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2011/2012

by: Tim Kelley

Oct - Dec Jan - Feb Mar - Apr May - Jun Summer

24 April 2012: Snowhawk Valley and Tanaina Lake

Benji and I had never crust skied the upper reaches of the Snowhawk Valley in the Front Range of the Western Chugach Mountains.  The reason for this is that we both knew the access to get into this valley was not easy.  A long stretch of narrow and brushy uphill trail skiing must be suffered through to get into this valley.  We gave it a try anyway and persevered through the crappy section until we got to the promised land of primo crust.  We skated to the back of the valley and visited the remote Tanaina Lake.  We then had a good crust-cruising run back to brush line.  Getting out through the brush was not quite as bad as getting in.

This ski route is on Fort Richardson, so you need to get access from the military to ski or hike here.  It's convenient to get access as of April 15th.  You can now register, sign in and sign out using their new web site: www.jber.isportsman.net.

GPS track: 18 miles. LOTS of brush bashing to get in and out this valley.   Out of the brush and into the promised land.
A looong gradual climb to the end of the valley. Benji heads for Tanaina Lake at the base of Tanaina Peak.
At the south end of the lake. Team photo.  Looking north, Tanaina Lake in the background, Starting back. A long fun run back down the upper valley.
 
Cruising in crust land.  Making a quick stop at the Upper Snowhawk Cabin.   Good crust skiing can be found in this valley ... ... but the access to this valley is not easy.
 
Late April 2012: Miscellaneous

Here are a few photos from April ski outings that I did not post trip reports about ...

Hatcher Pass Eklutna Lake
  Burnt Butte in Palmer, a ski and snowshoe trip with my wife.  View of the Knik Valley.  
 
Late April 2012: A Williwaw Lake Skiing And Hiking Loop

Here's a variant on the out and back ski to Williwaw Lakes ... Pack along running shoes and ski to Williwaw Lake, ski and hike up to the "Football Field" below O'Malley Peak, ski down across it, head down the west gulley and then skate back to Glen Alps.

GPS track. View of the "Football Field" from mid-town Anchorage. The skiing and hiking route from Williwaw Lake to the Football Field.
Breaking out the running shoes. Looking down at Williwaw Lake. Nice crust snow at the top of the Football Field. Heading towards the west gulley.  Getting some early morning turns in before heading to work.
 
20 April 2012: A "Backyard" Crust Skiing Loop

This loop is a popular backcountry ski touring route just to the east of Anchorage.  In many years it is tricky to crust ski this loop.  The reason is that the lower part of this loop often melts out before the upper part crusts over.  The plentitude of snow and early crust season this year made this route very doable for crust skiing on this day.  Conditions were hard crust snow at all elevations.  So if you want to "bag" this crust skiing loop, now (or very soon) is a good time.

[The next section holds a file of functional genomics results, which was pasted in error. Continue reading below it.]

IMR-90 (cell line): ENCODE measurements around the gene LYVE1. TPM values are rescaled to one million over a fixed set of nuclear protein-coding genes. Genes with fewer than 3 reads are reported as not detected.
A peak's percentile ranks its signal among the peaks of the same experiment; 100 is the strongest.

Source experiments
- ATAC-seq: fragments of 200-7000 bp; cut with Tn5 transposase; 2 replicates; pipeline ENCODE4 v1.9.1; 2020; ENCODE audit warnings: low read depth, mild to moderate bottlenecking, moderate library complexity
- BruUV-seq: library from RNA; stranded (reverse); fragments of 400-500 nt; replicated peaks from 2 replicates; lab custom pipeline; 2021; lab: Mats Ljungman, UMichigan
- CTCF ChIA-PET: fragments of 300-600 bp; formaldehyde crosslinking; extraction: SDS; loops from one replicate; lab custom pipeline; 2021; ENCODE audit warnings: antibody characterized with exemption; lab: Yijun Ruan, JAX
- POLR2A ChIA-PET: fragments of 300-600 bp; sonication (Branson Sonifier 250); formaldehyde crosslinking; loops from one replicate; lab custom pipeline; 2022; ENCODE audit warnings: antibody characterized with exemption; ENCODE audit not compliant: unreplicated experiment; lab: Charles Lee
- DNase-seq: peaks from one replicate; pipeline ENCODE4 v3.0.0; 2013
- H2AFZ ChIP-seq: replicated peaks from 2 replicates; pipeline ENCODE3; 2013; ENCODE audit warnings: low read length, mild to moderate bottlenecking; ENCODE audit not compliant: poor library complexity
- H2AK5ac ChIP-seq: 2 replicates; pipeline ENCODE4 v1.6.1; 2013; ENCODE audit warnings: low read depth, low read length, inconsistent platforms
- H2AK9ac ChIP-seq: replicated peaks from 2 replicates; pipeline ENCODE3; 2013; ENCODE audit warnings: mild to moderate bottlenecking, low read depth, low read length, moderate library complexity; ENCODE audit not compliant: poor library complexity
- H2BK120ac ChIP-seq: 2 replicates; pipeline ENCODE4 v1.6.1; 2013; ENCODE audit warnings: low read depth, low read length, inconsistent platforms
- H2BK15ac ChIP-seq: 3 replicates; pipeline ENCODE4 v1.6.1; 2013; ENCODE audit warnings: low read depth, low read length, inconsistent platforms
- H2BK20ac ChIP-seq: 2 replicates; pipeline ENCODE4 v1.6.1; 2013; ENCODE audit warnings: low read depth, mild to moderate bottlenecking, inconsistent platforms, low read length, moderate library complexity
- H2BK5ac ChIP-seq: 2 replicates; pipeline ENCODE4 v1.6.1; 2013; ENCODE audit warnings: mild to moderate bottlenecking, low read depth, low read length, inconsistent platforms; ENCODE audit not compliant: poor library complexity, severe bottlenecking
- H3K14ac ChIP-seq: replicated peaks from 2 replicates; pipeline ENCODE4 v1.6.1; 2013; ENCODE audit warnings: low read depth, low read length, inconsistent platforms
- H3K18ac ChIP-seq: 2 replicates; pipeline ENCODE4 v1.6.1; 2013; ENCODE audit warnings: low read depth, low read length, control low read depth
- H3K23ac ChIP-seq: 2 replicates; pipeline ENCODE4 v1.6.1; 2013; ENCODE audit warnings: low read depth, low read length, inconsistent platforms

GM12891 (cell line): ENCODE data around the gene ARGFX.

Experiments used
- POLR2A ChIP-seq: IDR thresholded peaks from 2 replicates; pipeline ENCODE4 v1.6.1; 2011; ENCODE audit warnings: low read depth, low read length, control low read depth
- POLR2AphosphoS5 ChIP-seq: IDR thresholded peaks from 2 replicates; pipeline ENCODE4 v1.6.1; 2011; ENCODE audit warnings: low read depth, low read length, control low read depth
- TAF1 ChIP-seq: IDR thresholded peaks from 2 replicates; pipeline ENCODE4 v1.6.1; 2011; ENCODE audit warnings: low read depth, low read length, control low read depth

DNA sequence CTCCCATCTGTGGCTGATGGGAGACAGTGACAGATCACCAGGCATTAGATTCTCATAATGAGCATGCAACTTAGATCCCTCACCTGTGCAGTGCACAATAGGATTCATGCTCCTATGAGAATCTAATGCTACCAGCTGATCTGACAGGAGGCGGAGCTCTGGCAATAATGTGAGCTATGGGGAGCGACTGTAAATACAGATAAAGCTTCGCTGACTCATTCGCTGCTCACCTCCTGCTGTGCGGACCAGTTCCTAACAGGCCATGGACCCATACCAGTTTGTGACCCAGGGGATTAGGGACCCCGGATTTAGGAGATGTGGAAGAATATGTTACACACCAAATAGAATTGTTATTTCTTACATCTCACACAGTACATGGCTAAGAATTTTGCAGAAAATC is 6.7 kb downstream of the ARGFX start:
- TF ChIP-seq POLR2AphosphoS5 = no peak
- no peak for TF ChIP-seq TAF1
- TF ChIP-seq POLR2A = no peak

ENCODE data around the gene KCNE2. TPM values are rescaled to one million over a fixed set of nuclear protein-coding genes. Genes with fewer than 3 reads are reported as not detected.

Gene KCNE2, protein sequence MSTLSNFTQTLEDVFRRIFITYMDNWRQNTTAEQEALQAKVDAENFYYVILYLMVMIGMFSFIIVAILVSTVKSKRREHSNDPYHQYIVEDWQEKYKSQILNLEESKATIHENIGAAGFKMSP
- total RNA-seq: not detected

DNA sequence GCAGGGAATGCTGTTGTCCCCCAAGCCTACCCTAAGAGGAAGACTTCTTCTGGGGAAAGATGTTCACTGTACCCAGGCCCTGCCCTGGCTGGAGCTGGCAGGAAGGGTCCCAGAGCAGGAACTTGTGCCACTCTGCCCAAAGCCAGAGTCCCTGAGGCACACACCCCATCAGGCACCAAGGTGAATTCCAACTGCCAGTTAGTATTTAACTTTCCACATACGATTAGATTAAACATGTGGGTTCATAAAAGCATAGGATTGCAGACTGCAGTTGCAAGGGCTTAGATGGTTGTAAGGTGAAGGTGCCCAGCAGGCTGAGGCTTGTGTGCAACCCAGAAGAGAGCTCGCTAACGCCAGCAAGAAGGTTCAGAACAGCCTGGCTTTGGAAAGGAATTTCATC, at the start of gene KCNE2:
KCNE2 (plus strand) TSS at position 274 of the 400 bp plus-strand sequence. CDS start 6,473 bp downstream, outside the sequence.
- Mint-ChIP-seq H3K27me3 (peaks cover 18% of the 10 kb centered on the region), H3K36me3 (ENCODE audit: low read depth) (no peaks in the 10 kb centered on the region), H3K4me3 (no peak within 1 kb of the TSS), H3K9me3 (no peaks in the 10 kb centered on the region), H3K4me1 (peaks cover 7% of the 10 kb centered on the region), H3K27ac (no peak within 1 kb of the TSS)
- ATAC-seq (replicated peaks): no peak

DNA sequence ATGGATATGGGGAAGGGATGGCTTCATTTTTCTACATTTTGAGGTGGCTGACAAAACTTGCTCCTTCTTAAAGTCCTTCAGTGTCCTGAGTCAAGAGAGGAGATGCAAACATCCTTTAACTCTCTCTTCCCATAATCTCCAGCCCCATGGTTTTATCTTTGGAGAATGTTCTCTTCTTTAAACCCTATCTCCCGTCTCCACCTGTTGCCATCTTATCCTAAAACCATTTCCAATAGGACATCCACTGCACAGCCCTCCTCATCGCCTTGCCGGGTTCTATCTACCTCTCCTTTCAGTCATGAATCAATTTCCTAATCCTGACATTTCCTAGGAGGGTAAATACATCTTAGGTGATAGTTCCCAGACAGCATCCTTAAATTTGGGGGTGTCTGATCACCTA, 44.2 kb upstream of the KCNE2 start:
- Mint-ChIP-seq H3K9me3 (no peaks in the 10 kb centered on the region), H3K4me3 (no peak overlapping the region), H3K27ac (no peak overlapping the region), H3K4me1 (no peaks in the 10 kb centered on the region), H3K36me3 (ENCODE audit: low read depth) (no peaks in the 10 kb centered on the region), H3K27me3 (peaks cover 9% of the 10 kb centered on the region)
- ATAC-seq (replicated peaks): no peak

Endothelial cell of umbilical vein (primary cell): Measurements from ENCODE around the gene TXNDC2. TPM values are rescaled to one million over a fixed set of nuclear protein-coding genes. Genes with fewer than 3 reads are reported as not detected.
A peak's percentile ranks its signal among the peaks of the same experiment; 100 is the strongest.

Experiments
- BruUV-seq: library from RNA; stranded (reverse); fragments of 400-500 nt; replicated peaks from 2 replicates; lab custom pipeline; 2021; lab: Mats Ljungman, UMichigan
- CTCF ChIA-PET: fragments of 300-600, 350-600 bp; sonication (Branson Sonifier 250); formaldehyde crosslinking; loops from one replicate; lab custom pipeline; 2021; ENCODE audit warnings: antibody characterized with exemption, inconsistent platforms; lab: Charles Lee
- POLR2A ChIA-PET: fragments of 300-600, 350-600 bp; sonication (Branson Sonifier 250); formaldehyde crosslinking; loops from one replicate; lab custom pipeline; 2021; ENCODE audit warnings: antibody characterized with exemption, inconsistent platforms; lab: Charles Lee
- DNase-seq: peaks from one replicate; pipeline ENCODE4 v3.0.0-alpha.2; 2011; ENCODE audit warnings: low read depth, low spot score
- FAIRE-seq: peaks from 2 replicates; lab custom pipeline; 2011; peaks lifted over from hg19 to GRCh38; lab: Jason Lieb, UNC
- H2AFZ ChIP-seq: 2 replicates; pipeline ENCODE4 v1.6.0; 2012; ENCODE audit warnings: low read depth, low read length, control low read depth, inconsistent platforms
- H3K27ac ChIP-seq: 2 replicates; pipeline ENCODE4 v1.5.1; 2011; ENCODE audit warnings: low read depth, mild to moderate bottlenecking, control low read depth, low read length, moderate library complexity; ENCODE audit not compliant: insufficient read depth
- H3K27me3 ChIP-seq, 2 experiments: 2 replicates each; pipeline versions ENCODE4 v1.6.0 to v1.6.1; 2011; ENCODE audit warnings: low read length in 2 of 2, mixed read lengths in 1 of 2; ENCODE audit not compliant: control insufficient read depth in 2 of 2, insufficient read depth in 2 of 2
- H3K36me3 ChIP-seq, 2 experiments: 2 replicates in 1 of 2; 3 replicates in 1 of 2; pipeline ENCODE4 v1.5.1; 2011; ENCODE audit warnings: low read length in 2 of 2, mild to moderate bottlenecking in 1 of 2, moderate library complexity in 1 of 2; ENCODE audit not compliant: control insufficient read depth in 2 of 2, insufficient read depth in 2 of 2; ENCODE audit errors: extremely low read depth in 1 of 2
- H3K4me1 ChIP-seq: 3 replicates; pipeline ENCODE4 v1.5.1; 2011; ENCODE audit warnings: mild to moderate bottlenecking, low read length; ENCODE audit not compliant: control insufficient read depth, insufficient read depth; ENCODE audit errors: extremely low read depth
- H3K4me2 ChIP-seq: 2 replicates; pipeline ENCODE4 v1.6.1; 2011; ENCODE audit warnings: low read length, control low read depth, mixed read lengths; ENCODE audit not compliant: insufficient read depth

I started and ended at Glen Alps and skied this loop counter clock-wise: Glen Alps - Williwaw Lake - Williwaw Lakes Pass - Long Lake - Near Point Pass - Wolverine Bowl Trail - Middle Fork Trail - Glen Alps.  Another way you can do this loop is start and finish at Prospect Heights.  If you go clockwise from Prospect Heights you get a long downhill stretch to complete the loop.

GPS track: 20.2 miles. April 20th, and yes ... we still have lots of snow. Wolverine tracks on the high lake just below Williwaw Lakes Pass. Looking down at Long Lake and the North Fork Campbell Creek valley. Looking up the North Fork Campbell Creek valley from the pass between Near Point and Wolverine Peak.
A view from Williwaw Lakes Pass.  Williwaw Peak is the high point in the distance.  To the right is the headwaters of the Middle Fork Campbell Creek drainage.
 
13 April 2012: Twentymile Valley Crust Skiing Loop

Instead of doing the normal ski-in / ski-out on the same route in the Twentymile Valley, Benji and I decided to try to crust ski a loop in the valley.  We skied up the west side of the valley, visited Twentymile and Carmen Lakes and then skied out on the east side of the valley.  This "Tour de Twenty" loop is a fun variant for crust skiing this unique valley that is notorious for finicky skiing conditions.

After this ski Benji and I went to work (as I did after the Skilak Lake and Kenai Lake skis below).  Like Benji says, there are not many places in the world where you can go on a wilderness skate skiing adventure to remote, infrequently-visited lakes and glaciers in the morning before you head to the office.

GPS track: 30.9 miles. Heading out. The first of two rock outcrops you have to sneak around. Across the river and out in the open. Reaching an old terminal moraine in the trees a mile from Twentymile Lake.
Less bergs in the lake than previous times I've been here. Approaching the Twentymile Glacier. Team photo. Reaching Carmen Lake.
On Carmen Lake, heading back. The route on the east side of the valley has a few more challenges than the west side route. Back in the open on the east side of the valley.
   
  Crust riding back to the Seward Highway.  
 
12 April 2012: Kenai Lake Crust Cruising